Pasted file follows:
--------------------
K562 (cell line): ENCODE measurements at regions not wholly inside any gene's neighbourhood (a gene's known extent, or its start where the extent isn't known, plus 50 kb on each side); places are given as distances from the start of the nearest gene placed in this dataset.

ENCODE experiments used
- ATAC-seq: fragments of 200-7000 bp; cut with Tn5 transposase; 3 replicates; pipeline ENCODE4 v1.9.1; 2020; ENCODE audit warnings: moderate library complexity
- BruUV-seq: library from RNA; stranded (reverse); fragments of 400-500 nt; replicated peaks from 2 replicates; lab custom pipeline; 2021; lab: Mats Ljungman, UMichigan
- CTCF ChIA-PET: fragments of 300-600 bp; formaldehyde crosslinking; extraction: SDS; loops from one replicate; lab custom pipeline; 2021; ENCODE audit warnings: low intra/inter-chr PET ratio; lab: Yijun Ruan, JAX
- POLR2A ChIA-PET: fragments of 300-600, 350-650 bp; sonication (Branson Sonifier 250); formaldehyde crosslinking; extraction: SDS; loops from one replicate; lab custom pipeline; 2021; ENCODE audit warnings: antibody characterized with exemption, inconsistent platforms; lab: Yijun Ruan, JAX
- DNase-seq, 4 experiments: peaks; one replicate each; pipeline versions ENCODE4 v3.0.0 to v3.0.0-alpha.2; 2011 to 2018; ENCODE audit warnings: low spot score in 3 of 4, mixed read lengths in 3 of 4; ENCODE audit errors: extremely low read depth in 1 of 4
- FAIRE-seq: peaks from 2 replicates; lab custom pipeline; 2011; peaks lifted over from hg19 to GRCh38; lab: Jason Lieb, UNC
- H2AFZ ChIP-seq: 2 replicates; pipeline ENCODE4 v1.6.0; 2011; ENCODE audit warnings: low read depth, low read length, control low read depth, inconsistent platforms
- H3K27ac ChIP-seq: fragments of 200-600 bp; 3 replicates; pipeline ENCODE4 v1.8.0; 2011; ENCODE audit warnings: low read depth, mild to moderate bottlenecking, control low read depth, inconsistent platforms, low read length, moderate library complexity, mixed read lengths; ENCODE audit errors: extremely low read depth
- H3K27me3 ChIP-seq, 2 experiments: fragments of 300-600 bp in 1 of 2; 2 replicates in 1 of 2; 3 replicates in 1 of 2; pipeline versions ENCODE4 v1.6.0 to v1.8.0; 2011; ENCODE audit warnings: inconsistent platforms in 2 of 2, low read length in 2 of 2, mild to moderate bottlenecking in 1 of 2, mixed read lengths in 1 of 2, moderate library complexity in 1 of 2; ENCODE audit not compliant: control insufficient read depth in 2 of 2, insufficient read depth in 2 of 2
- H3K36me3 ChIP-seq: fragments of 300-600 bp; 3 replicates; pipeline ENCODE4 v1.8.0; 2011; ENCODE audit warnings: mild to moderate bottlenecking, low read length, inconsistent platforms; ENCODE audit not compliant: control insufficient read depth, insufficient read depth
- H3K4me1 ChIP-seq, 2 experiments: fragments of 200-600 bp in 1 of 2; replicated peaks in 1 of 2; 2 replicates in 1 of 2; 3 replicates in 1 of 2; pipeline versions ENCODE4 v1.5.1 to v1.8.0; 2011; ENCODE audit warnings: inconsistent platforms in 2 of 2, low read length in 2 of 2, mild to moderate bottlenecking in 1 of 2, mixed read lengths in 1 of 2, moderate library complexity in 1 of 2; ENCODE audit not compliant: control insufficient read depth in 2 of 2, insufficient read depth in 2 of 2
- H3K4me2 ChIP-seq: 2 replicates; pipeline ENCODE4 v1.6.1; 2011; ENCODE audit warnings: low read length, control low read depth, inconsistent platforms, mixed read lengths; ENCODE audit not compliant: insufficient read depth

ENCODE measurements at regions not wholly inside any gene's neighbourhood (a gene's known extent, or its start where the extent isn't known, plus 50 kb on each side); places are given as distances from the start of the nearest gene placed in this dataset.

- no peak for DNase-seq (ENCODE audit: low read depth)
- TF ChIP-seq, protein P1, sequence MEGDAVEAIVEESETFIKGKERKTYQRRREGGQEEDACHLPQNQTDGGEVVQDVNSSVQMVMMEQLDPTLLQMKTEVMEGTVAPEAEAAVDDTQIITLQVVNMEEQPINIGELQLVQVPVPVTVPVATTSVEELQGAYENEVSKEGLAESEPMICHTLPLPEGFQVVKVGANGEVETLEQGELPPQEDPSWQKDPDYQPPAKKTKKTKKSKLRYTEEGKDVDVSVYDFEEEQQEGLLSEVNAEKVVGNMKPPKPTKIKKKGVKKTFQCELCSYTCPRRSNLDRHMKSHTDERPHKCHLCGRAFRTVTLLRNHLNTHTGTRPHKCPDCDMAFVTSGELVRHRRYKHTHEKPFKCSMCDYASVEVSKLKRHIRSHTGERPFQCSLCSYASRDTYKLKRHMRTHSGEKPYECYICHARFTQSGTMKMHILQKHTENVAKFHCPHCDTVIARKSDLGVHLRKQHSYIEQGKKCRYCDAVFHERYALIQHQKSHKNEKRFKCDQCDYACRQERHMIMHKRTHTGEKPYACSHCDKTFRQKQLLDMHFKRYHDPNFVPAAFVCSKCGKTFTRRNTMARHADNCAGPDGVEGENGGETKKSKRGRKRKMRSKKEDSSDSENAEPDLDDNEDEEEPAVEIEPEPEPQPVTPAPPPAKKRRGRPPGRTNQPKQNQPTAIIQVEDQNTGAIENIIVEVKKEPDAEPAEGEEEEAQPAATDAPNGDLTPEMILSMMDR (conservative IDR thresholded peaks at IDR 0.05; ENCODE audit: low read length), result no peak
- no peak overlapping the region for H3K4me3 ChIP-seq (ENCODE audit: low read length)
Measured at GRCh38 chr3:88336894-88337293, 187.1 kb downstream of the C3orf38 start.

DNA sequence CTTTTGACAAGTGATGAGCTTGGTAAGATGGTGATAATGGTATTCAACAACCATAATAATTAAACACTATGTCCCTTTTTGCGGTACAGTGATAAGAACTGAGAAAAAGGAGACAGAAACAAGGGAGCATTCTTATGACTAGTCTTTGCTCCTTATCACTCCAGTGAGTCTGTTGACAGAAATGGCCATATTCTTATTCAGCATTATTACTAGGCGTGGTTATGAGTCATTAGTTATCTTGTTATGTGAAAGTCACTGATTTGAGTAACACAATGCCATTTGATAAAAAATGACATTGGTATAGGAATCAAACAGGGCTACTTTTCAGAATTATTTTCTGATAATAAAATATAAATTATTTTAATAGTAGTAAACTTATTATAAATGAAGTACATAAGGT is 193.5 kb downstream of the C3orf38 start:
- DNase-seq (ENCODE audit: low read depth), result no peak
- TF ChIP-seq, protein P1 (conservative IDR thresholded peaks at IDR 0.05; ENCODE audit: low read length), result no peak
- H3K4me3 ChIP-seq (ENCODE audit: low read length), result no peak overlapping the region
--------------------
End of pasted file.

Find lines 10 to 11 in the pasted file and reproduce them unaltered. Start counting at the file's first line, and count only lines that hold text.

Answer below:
- H3K27ac ChIP-seq: fragments of 200-600 bp; 3 replicates; pipeline ENCODE4 v1.8.0; 2011; ENCODE audit warnings: low read depth, mild to moderate bottlenecking, control low read depth, inconsistent platforms, low read length, moderate library complexity, mixed read lengths; ENCODE audit errors: extremely low read depth
- H3K27me3 ChIP-seq, 2 experiments: fragments of 300-600 bp in 1 of 2; 2 replicates in 1 of 2; 3 replicates in 1 of 2; pipeline versions ENCODE4 v1.6.0 to v1.8.0; 2011; ENCODE audit warnings: inconsistent platforms in 2 of 2, low read length in 2 of 2, mild to moderate bottlenecking in 1 of 2, mixed read lengths in 1 of 2, moderate library complexity in 1 of 2; ENCODE audit not compliant: control insufficient read depth in 2 of 2, insufficient read depth in 2 of 2